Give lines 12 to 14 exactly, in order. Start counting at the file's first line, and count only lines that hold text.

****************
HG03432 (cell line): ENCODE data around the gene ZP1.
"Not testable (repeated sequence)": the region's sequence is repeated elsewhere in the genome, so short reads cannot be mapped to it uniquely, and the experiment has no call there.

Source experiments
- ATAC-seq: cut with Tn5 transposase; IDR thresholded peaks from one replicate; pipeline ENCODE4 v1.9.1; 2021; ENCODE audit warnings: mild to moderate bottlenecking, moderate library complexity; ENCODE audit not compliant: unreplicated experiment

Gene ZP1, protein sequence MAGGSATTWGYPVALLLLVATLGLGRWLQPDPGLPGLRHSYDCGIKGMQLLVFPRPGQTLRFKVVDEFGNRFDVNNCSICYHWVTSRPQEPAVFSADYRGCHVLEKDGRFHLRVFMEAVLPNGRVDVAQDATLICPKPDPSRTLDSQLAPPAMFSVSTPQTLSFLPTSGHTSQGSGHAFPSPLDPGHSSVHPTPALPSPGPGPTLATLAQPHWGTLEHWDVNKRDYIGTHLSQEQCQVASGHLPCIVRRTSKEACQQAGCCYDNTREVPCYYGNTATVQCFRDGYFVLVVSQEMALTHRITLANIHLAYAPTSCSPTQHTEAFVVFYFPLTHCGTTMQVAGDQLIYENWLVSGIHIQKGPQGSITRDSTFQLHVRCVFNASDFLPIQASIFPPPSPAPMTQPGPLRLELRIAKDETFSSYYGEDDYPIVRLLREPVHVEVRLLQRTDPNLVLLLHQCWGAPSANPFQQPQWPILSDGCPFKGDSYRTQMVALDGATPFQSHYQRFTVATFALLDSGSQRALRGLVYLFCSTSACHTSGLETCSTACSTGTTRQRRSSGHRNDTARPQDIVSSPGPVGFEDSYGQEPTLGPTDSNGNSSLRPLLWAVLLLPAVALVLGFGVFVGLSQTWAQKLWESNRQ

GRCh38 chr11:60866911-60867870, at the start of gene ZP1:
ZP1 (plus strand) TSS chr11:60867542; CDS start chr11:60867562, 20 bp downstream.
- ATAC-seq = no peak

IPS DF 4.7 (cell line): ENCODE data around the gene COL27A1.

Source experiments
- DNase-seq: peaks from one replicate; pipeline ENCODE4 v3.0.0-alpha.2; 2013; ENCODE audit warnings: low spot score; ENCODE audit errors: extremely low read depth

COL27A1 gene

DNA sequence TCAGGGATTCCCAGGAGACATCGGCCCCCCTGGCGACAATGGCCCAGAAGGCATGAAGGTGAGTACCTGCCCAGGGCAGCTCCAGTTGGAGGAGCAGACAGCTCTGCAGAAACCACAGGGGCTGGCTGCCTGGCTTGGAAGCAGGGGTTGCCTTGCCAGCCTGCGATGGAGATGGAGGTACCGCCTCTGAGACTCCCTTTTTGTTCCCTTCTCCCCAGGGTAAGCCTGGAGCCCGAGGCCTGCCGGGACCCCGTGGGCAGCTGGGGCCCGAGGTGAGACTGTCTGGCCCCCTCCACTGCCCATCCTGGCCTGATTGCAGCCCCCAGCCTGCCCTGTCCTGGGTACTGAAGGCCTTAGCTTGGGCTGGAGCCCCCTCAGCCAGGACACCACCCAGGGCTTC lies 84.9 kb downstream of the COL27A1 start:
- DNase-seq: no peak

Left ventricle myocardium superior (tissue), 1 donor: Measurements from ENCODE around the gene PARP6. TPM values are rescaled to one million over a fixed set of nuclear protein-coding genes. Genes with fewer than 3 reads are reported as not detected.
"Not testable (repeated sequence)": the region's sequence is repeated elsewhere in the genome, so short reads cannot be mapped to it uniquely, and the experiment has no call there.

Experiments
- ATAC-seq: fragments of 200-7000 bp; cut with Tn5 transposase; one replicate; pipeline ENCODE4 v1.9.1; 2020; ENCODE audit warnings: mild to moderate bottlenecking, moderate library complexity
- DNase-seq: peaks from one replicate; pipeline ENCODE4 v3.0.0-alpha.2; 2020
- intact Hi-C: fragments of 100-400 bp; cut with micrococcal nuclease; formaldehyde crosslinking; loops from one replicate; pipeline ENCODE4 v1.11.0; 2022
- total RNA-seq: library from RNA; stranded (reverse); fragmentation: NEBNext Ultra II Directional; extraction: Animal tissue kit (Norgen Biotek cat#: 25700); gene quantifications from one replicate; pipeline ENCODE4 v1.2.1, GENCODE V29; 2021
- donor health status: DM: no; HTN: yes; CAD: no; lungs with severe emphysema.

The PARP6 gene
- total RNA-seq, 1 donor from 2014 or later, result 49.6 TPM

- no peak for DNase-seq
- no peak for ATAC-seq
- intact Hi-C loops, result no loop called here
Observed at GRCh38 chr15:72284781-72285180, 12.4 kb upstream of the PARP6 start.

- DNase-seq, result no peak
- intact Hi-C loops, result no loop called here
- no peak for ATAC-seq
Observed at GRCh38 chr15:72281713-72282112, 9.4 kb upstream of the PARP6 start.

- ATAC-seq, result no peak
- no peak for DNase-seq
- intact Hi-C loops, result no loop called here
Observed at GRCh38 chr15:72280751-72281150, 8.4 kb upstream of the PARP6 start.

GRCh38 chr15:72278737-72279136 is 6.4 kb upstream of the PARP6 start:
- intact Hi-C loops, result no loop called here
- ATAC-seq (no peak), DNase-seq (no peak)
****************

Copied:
COL27A1 gene

DNA sequence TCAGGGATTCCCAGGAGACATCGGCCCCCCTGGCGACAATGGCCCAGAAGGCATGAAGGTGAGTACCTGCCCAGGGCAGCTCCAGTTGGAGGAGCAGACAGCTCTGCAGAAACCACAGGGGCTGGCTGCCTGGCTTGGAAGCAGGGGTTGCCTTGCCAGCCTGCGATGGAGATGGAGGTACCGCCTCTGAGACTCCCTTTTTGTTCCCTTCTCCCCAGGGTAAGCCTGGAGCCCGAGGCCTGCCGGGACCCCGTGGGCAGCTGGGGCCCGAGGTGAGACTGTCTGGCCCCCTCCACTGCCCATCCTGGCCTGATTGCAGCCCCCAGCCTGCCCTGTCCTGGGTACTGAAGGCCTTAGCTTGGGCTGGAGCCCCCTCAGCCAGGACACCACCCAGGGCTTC lies 84.9 kb downstream of the COL27A1 start:
- DNase-seq: no peak